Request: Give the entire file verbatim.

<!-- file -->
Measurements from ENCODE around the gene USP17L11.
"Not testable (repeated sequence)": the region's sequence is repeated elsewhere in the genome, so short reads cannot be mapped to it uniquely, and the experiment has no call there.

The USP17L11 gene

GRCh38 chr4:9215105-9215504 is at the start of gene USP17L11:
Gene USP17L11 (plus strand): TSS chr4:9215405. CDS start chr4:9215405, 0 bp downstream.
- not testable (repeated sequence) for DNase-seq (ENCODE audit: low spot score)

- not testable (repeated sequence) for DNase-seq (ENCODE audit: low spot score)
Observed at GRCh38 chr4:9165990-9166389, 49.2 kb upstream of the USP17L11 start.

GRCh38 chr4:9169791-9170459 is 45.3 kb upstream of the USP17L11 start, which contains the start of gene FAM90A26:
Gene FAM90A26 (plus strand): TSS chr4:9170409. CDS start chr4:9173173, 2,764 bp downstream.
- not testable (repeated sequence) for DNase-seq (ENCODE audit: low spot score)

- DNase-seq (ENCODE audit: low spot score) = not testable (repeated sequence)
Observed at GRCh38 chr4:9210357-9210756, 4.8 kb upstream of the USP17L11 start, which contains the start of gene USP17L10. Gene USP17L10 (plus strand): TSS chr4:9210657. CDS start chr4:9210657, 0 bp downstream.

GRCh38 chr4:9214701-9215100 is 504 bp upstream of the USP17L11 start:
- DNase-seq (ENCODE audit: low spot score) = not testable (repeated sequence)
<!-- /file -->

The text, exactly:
Measurements from ENCODE around the gene USP17L11.
"Not testable (repeated sequence)": the region's sequence is repeated elsewhere in the genome, so short reads cannot be mapped to it uniquely, and the experiment has no call there.

The USP17L11 gene

GRCh38 chr4:9215105-9215504 is at the start of gene USP17L11:
Gene USP17L11 (plus strand): TSS chr4:9215405. CDS start chr4:9215405, 0 bp downstream.
- not testable (repeated sequence) for DNase-seq (ENCODE audit: low spot score)

- not testable (repeated sequence) for DNase-seq (ENCODE audit: low spot score)
Observed at GRCh38 chr4:9165990-9166389, 49.2 kb upstream of the USP17L11 start.

GRCh38 chr4:9169791-9170459 is 45.3 kb upstream of the USP17L11 start, which contains the start of gene FAM90A26:
Gene FAM90A26 (plus strand): TSS chr4:9170409. CDS start chr4:9173173, 2,764 bp downstream.
- not testable (repeated sequence) for DNase-seq (ENCODE audit: low spot score)

- DNase-seq (ENCODE audit: low spot score) = not testable (repeated sequence)
Observed at GRCh38 chr4:9210357-9210756, 4.8 kb upstream of the USP17L11 start, which contains the start of gene USP17L10. Gene USP17L10 (plus strand): TSS chr4:9210657. CDS start chr4:9210657, 0 bp downstream.

GRCh38 chr4:9214701-9215100 is 504 bp upstream of the USP17L11 start:
- DNase-seq (ENCODE audit: low spot score) = not testable (repeated sequence)